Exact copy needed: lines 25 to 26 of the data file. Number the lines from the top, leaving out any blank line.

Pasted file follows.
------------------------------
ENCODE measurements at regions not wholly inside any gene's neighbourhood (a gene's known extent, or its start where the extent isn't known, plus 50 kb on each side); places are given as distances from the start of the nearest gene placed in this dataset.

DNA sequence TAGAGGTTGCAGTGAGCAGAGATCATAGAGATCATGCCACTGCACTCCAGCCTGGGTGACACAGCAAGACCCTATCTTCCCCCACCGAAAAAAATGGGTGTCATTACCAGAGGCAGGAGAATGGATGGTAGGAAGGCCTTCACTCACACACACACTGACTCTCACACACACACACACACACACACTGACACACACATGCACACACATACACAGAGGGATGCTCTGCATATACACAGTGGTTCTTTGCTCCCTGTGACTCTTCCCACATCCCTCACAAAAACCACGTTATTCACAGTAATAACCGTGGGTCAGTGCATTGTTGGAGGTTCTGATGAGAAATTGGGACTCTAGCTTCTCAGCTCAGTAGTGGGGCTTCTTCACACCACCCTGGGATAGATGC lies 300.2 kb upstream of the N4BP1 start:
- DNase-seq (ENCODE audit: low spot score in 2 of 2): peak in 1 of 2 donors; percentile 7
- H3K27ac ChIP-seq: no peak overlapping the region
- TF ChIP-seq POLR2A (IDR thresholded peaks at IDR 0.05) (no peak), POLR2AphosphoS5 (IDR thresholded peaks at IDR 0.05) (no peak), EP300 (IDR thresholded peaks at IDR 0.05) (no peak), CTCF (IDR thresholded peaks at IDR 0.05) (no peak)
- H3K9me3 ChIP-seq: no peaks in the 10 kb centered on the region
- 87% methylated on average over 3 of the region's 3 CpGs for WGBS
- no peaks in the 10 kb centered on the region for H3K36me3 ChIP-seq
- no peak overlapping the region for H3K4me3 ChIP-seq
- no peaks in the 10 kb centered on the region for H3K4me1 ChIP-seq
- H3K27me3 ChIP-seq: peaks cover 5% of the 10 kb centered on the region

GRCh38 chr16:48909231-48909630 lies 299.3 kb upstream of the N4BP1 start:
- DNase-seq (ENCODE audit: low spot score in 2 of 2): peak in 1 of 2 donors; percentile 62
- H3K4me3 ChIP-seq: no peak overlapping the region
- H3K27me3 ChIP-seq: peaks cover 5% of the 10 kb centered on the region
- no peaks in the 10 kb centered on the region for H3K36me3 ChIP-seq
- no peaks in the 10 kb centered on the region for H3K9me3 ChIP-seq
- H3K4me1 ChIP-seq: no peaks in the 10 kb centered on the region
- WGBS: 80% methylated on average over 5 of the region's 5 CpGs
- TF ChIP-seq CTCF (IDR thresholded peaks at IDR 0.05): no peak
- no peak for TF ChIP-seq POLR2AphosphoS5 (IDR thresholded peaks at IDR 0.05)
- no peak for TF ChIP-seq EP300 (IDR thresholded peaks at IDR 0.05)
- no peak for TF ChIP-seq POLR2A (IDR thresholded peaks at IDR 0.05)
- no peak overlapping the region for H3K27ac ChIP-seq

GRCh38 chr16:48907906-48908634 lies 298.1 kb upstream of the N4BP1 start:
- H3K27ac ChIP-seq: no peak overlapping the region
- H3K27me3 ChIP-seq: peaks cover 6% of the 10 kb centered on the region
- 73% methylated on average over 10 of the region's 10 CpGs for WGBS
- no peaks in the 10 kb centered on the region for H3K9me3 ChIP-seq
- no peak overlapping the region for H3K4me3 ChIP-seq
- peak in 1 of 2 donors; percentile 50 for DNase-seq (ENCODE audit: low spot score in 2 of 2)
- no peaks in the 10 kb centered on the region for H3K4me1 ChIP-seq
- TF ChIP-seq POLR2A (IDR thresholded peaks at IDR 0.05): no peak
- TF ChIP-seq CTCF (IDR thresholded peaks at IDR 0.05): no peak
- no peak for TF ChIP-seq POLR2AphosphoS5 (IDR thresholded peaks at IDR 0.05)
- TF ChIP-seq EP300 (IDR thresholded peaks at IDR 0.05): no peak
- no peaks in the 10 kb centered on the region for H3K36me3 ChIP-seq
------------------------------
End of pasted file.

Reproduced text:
GRCh38 chr16:48907906-48908634 lies 298.1 kb upstream of the N4BP1 start:
- H3K27ac ChIP-seq: no peak overlapping the region